The United Nations Special Adviser on the Prevention of Genocide, Adama Dieng, raised concern at the 14 August decision by the Republika Srpska National Assembly to revoke its endorsement of the 2004 Srebrenica Commission Report.
“Rejection of the Commission’s findings is a step backwards for Bosnia and Herzegovina. It undermines the rule of law and national and international efforts to achieve justice for victims of crimes committed against people of all ethnicities during the 1992-1995 Bosnian war. In addition, given the timing of this decision, it is likely to exacerbate tensions ahead of the 7 October elections and damage prospects for long term stability and reconciliation.”
The Commission, which was set up by the Republika Srpska Government in 2003, found that from 10 to 19 July 1995, between 7,000 and 8,000 Bosnian Muslims went missing in Srebrenica and established that more than 1,000 Bosnian Muslims were killed, constituting a serious violation of international humanitarian law. Many of the findings of the Commission have been verified and confirmed by the verdicts of international, domestic, and foreign courts. Two international courts, the International Court of Justice and the International Criminal Tribunal for the former Yugoslavia, have determined that the massacre of Bosnian Muslims in Srebrenica constituted genocide.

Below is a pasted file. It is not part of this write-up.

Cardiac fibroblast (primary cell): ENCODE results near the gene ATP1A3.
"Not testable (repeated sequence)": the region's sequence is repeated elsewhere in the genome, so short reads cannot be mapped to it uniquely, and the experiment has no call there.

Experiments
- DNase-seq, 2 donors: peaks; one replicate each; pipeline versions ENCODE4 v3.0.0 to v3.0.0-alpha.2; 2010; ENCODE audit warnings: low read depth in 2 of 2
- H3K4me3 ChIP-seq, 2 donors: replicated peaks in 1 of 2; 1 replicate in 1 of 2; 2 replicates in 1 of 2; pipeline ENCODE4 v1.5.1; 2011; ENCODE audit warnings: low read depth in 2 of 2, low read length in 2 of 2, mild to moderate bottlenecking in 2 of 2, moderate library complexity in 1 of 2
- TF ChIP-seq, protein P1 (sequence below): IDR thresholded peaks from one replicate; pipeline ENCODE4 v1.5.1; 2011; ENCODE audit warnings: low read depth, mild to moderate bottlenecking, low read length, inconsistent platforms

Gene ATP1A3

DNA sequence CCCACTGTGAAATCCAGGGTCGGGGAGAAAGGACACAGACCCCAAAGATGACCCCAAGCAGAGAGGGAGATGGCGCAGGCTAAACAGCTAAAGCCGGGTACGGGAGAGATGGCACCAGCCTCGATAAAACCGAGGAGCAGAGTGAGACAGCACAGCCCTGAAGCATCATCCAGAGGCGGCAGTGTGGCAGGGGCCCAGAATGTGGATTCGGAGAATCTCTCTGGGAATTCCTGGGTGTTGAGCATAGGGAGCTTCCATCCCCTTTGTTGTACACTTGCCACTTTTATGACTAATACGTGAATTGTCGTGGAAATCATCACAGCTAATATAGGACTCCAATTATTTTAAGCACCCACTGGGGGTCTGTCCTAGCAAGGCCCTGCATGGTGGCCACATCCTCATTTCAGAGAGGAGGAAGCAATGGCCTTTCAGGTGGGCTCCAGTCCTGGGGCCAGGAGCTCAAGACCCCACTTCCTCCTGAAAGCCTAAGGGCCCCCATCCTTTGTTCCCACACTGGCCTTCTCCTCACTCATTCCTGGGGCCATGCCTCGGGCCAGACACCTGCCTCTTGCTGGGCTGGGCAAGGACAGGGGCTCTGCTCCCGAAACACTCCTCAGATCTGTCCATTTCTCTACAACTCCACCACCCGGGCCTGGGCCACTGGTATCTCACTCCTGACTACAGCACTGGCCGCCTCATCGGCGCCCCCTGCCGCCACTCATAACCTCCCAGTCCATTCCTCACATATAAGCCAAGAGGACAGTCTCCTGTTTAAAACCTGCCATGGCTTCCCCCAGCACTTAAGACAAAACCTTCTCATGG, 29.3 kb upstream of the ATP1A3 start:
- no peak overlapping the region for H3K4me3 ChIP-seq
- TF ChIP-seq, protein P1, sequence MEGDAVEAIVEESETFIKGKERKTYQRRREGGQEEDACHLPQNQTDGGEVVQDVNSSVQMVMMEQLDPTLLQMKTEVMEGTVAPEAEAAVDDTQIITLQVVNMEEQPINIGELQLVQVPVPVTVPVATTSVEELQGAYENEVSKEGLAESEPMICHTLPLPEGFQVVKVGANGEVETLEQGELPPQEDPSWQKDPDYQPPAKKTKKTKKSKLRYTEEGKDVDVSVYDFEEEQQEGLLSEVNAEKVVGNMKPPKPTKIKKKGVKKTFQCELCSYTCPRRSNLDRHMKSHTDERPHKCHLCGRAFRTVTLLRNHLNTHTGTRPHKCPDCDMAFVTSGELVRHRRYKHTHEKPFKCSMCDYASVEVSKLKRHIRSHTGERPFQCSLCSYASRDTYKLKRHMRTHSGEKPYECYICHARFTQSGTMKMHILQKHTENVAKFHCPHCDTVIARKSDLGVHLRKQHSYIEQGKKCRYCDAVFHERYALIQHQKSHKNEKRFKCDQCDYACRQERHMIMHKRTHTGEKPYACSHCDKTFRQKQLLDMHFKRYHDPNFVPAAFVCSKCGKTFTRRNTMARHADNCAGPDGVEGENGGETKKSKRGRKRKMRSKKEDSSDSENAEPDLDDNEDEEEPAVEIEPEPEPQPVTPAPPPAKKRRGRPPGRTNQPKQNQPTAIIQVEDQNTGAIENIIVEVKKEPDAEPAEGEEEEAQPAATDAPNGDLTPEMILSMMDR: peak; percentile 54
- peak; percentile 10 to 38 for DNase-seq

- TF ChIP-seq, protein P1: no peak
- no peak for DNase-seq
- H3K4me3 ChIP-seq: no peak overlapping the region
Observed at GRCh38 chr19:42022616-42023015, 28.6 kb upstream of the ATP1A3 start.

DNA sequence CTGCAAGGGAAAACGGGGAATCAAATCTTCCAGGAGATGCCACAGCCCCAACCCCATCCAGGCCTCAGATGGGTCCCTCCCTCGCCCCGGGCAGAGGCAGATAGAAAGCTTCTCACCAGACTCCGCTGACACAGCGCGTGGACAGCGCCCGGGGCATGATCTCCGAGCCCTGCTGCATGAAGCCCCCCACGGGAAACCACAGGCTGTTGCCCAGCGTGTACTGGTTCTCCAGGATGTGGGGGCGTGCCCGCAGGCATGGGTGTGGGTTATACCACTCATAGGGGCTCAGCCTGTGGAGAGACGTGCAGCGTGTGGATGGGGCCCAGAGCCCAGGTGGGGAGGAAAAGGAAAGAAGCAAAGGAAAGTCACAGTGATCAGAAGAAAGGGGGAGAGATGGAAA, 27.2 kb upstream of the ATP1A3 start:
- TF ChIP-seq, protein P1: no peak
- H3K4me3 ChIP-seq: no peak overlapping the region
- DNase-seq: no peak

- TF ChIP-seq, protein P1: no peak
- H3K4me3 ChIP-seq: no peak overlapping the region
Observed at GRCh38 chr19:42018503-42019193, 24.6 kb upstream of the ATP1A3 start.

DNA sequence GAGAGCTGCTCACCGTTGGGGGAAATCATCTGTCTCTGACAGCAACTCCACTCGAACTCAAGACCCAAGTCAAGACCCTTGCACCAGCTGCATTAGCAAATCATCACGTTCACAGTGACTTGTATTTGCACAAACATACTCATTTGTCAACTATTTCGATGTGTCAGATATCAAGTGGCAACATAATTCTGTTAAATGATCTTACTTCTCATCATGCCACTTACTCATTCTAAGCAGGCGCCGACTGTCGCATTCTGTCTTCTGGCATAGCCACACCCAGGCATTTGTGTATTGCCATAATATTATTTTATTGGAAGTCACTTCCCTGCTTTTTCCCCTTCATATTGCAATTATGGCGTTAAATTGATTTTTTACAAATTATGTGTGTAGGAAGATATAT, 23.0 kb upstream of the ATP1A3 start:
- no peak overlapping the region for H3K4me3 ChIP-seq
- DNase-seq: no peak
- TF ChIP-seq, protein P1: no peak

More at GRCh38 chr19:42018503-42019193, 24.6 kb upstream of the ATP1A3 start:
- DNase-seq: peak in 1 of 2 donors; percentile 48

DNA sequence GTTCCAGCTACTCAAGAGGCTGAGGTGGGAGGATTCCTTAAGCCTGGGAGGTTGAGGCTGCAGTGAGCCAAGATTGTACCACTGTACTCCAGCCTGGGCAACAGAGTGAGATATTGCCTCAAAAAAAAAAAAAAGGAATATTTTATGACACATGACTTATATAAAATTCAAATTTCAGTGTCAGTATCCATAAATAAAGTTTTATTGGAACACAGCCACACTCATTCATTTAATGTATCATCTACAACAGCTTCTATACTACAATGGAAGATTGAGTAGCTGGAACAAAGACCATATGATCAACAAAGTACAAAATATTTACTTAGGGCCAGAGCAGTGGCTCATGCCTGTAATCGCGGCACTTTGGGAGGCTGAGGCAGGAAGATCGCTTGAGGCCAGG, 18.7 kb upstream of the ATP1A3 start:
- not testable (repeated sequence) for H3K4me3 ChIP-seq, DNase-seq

During his visit to the Balkans in February 2018, Special Adviser Dieng observed that “It is evident that events of the past are being used for political purposes. Mistrust and outright hostility between political leaders representing different constituencies is preventing any significant progress towards reconciliation.” He raised concern at the rejection of judicial verdicts, glorification of war criminals and their crimes, the appointment of convicted war criminals to public functions and the negative impact that these developments would have on prospects for reconciliation in the country.